Floaters After Cataract Surgery: Causes & Treatment

Cataract surgery is the most commonly performed eye surgery in the world and it is generally a very safe procedure in the vast majority of cases. Anyone who lives long enough will develop a visually significant cataract that needs to be removed in order to maintain clear vision. Eye floaters after cataract surgery are not a common side effect but they can happen.

Depending on how dense your cataract was, you may not have noticed your floaters before having cataract surgery. But floaters can also be a new occurrence after cataract surgery.

What Causes Eye Floaters After Cataract Surgery

New floaters after cataract surgery are not very common. Patients may have always had floaters but they became more noticeable because they have clearer vision following cataract removal. Other causes are PVD, a retinal tear or retinal detachment, inflammation or a hemorrhage. Let’s take a look at these in more detail. In some cases the cause of eye floaters needs further evaluation from an eye care specialist.

Posterior Vitreous Detachment (PVD)

A Posterior Vitreous Detachment is a common age-related condition that occurs when the vitreous, a gel-like substance that fills the interior of the eye, begins to separate from the retina. A PVD can happen after cataract surgery and it is a possible cause of eye floaters. In some cases, the surgery can cause a PVD to occur more quickly or easily, as the surgical instruments or the ultrasound used during the procedure can cause the vitreous to detach from the retina.

However, PVD after cataract surgery is still considered a normal part of the aging process and is not necessarily related to the surgery itself. If you are experiencing floaters or flashes of light after cataract surgery, it’s important to discuss your symptoms with your eye doctor, who can determine the cause and provide appropriate treatment if necessary.

PVDs are typically not treated, and patients simply get used to them over time. If a patient has a severe amount of floaters, they should see a retina specialist to discuss potential surgical options.


Inflammation in the eye can make it seem like you have floaters, but what you are actually seeing is the inflammatory cells inside the eye. This is more likely to be experienced in the first week following your surgery and may also be associated with light sensitivity. The eye inflammation after cataract surgery will go down with time and with the medication that your cataract surgeon has given you to reduce post surgical inflammation.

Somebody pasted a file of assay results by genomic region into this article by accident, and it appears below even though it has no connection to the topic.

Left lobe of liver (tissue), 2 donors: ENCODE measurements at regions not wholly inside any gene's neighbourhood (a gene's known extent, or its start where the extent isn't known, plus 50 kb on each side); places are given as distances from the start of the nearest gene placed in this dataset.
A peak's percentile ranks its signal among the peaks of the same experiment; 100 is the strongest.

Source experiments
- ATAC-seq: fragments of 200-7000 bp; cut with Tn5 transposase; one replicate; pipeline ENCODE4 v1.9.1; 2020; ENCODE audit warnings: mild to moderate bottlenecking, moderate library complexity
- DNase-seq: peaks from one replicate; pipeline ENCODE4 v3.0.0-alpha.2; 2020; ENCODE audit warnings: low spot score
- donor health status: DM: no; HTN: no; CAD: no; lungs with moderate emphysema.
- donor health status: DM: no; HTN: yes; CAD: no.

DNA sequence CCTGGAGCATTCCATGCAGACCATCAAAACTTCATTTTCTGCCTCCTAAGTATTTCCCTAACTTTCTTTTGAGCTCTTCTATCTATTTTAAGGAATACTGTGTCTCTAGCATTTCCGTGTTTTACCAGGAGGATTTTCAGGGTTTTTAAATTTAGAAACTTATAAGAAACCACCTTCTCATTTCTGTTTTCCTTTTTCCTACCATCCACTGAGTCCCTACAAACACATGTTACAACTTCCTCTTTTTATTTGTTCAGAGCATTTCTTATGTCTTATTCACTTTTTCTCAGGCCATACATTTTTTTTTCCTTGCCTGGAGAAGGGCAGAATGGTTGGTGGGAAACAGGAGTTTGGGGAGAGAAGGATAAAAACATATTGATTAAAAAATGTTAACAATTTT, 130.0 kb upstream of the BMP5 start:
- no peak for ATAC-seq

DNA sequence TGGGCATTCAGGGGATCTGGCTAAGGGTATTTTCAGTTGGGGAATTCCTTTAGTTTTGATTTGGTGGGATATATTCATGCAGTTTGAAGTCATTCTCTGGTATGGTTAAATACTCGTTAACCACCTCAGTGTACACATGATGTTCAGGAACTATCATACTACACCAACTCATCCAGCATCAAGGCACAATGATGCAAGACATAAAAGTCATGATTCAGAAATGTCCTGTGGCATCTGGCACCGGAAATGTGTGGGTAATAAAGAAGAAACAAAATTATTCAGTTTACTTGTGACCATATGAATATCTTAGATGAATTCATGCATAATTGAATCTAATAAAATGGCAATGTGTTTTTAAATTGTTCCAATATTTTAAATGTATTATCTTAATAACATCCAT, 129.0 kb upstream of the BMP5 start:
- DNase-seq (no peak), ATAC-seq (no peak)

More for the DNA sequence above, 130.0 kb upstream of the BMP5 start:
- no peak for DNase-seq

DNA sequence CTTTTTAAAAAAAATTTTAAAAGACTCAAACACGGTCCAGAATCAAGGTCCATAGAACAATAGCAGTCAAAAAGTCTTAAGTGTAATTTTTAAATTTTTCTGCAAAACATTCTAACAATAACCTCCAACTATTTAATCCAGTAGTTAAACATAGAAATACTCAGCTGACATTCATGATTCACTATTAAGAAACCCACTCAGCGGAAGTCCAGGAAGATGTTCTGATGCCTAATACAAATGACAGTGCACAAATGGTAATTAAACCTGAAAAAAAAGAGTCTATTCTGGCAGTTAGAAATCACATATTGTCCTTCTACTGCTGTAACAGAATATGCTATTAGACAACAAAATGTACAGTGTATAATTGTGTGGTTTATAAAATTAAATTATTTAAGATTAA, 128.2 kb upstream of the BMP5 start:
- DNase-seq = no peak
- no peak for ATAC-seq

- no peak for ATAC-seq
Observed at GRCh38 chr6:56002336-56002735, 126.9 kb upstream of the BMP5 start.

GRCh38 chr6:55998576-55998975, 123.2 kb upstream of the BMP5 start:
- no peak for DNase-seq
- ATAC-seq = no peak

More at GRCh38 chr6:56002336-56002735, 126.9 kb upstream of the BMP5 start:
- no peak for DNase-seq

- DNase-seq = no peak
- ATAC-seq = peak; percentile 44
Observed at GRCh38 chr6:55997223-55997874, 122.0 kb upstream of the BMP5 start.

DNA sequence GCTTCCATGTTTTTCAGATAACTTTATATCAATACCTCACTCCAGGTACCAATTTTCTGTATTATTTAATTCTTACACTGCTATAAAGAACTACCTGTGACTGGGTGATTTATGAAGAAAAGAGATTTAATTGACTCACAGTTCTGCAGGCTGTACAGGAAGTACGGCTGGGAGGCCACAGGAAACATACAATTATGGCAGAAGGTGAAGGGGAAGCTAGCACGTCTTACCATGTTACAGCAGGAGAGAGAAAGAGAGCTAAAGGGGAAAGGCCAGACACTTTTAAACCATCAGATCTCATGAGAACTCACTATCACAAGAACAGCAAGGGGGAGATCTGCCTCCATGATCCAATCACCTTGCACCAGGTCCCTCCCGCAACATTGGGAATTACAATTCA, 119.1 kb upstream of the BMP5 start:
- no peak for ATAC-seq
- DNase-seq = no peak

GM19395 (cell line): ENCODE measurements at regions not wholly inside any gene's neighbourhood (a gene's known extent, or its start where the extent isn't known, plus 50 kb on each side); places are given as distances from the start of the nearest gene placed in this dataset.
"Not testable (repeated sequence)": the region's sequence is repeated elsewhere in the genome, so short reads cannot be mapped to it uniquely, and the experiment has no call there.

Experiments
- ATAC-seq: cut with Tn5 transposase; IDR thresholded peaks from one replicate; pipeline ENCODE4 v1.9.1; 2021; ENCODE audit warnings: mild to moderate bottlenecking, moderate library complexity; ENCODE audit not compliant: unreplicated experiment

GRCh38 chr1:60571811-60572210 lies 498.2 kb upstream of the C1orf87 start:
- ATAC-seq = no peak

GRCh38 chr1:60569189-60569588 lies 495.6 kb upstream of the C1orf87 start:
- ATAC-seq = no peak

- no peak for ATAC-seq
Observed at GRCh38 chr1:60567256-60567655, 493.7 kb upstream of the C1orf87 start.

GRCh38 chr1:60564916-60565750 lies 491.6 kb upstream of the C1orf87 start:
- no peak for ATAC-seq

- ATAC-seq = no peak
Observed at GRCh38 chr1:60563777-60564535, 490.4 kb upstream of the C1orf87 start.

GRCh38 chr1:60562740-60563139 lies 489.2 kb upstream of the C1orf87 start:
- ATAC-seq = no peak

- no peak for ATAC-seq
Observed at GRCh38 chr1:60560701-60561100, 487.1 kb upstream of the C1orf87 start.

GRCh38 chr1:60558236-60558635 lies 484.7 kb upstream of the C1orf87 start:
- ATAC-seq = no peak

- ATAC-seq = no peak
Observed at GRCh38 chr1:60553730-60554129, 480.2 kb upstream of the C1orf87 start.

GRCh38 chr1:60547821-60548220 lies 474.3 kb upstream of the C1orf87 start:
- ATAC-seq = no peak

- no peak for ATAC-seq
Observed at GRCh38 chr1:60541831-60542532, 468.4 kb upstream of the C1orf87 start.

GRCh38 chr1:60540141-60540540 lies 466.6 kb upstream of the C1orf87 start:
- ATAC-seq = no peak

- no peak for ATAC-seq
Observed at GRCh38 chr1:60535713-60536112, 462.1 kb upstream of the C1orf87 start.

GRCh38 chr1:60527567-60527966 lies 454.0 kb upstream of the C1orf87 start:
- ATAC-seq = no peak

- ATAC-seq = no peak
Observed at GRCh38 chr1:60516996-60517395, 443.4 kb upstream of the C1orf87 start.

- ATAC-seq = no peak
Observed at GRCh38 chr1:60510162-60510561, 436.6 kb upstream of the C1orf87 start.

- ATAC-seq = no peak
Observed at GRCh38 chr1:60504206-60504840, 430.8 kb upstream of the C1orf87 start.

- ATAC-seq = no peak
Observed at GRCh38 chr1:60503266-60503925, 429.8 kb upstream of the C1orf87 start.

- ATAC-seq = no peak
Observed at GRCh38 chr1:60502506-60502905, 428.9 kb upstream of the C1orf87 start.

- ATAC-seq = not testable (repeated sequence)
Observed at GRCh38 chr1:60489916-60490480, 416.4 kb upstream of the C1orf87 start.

Overall, post operative inflammation is minimal in most cases because the surgical technique involved needs only a small incision and cataract surgery tends to be fairly fast. In more complicated cases of cataract surgery, especially when vitrectomy surgery is also done, there may be more inflammation.

Inflammation is treated after cataract surgery with steroids. Sometimes the surgeon will give a steroid injection during surgery, but more common eye drops are used. Steroid eye drops after surgery can help to manage the side effects of inflammation after cataract surgery

Residual Lens Material

During cataract surgery, the eye surgeon will take out the natural lens of your eye. The natural lens is then replaced with an artificial lens so that you are able to see. While it is uncommon, in some cases, small pieces of the natural lens may be left behind. Depending on how big these pieces are, they could float around in the eye, causing the appearance of floaters. 

If your floaters are from residual lens material, the treatment will depend on how big the residual lens material pieces are. Some large pieces may need to be removed by the eye surgeon by returning to the operating room. In other cases, smaller pieces can be resorbed by the body with time.

Retinal Detachment & Retinal Tear